Are plumes of water erupting from Jupiter’s moon Europa?
Europa is one of Jupiter’s largest moons and is covered in a layer of ice that’s miles thick. Beneath this frozen shell lies a hidden ocean thought to contain more water than found on Earth. But there’s more to this moon than what’s going on below the surface. In 2012, scientists using NASA’s Hubble Space Telescope first observed what appear to be towering columns of water vapor rising from Europa's icy exterior. Now, recent images taken by Hubble provide further evidence of their existence. On three separate occasions in 2014, Hubble spotted what could be 125-mile-high plumes of water vapor gushing from the Jovian moon. Future observations by Hubble and other NASA missions may provide clues as to how often the plumes occur and why they erupt. Watch the video to learn more.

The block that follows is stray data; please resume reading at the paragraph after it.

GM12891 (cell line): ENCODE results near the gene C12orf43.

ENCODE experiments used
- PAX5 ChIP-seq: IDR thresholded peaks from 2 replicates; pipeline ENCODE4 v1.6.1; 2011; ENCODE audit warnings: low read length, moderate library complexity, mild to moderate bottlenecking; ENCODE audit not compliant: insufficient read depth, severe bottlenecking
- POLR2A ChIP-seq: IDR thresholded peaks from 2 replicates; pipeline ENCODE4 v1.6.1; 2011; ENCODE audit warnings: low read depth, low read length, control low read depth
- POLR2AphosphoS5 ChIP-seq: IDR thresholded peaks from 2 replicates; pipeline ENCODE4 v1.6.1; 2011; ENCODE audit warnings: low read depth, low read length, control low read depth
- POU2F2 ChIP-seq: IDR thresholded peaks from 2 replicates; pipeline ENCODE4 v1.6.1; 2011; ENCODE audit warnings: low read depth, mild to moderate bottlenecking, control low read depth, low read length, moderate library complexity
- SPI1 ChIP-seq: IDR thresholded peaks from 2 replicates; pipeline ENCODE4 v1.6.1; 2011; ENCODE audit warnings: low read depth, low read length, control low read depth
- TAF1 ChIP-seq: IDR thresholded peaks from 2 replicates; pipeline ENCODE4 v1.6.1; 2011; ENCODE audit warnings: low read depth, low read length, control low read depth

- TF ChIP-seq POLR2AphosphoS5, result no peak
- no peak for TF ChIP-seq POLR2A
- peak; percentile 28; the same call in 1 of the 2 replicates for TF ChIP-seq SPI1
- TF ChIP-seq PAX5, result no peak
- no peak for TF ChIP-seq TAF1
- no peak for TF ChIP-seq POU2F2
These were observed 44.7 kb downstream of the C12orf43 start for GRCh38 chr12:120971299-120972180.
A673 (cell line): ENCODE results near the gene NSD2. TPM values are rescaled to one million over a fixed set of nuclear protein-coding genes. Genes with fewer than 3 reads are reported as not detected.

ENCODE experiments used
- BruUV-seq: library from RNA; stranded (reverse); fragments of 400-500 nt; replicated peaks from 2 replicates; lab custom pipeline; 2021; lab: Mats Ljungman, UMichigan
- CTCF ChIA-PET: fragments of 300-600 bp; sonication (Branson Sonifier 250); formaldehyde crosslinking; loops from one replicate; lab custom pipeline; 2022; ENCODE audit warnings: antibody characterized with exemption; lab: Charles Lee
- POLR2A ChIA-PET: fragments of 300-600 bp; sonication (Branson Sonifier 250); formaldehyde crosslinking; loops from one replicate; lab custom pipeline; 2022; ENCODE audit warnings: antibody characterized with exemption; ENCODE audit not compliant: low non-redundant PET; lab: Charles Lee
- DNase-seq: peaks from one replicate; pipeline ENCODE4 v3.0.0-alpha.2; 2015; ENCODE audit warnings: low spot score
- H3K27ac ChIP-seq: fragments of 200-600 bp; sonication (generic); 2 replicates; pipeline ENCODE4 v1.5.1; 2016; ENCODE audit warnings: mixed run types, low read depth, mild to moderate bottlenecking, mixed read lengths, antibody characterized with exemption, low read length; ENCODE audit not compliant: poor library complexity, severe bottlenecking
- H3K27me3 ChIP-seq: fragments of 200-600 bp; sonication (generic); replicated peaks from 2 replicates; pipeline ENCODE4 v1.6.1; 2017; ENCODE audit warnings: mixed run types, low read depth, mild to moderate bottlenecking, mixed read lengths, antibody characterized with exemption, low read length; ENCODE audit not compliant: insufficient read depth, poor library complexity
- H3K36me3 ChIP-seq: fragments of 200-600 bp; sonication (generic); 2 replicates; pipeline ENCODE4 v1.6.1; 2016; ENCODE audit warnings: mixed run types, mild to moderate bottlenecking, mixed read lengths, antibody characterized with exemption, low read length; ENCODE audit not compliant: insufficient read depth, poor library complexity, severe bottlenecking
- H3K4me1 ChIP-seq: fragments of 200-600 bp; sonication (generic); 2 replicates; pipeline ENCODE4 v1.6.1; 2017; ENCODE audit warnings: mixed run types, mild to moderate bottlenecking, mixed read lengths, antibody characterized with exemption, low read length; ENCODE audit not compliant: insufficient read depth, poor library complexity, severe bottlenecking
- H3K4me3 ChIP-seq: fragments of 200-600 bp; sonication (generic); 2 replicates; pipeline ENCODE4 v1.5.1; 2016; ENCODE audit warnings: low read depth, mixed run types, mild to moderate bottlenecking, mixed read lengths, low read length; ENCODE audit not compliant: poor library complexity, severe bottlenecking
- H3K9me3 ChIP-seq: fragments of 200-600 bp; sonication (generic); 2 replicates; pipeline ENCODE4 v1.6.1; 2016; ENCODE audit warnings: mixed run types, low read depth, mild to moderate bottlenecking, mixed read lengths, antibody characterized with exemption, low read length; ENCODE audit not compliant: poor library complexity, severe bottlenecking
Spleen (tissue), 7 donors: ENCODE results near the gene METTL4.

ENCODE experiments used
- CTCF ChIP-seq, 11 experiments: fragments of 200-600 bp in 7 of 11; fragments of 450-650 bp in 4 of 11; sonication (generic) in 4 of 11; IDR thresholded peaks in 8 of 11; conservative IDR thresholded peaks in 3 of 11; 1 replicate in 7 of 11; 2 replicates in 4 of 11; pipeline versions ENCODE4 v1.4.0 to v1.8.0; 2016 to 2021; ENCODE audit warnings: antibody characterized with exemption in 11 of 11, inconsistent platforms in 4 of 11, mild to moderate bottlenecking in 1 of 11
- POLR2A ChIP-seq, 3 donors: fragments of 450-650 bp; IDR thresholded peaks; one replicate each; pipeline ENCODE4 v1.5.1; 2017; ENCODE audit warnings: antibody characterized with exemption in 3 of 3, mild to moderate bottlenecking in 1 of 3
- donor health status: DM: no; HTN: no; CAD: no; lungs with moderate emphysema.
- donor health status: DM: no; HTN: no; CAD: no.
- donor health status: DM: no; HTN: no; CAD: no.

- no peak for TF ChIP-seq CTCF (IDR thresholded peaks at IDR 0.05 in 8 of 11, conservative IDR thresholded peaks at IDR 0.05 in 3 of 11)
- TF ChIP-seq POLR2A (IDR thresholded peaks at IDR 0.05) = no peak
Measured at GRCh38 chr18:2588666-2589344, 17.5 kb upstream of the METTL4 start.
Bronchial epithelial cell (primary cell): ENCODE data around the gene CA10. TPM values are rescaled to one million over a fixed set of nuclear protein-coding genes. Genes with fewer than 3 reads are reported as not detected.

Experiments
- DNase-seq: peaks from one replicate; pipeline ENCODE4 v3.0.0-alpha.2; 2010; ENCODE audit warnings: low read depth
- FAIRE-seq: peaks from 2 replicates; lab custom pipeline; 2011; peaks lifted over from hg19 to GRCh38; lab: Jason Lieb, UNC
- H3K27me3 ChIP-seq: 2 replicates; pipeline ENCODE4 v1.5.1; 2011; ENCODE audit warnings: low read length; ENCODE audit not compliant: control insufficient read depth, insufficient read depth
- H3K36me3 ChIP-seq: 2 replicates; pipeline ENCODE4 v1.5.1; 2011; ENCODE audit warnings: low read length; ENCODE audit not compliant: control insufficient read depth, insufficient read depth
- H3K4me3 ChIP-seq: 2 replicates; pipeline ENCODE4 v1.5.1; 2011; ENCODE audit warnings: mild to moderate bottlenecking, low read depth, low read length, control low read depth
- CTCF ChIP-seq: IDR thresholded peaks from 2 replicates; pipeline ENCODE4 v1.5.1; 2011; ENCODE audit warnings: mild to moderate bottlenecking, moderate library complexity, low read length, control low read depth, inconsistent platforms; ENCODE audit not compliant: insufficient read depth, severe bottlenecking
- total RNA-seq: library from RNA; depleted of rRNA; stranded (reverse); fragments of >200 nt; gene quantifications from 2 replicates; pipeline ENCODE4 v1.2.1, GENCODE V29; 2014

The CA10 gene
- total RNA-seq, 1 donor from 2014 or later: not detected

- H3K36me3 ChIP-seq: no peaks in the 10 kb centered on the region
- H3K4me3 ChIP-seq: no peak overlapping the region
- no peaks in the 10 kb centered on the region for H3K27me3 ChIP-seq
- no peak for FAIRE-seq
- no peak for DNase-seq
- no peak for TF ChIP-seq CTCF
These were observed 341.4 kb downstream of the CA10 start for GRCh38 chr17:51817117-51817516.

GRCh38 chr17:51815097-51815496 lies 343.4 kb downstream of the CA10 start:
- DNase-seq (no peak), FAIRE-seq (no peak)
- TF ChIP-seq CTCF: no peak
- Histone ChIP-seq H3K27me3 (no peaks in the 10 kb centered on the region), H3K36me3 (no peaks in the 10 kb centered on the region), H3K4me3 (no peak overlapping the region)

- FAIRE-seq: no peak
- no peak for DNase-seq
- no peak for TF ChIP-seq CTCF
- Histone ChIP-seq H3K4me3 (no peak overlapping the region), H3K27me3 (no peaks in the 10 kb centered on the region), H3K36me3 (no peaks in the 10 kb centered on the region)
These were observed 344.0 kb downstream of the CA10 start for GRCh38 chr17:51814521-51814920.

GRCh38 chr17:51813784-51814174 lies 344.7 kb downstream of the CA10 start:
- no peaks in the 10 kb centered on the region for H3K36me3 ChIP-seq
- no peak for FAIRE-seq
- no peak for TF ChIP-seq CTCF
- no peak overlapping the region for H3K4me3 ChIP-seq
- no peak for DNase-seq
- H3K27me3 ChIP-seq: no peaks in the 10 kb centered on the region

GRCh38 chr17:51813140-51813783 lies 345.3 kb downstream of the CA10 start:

Please give credit for this item to: NASA's Goddard Space Flight Center Cover image courtesy of NASA/ESA/STScI/G. Bacon 2014 Hubble image courtesy of NASA/ESA/W. Sparks 2012 Hubble image courtesy of NASA/ESA/L. Roth Europa interior image courtesy of NASA/JPL Europa surface image courtesy of NASA/JPL-Caltech/SETI Institute
Short URL to share this page: https://svs.gsfc.nasa.gov/12385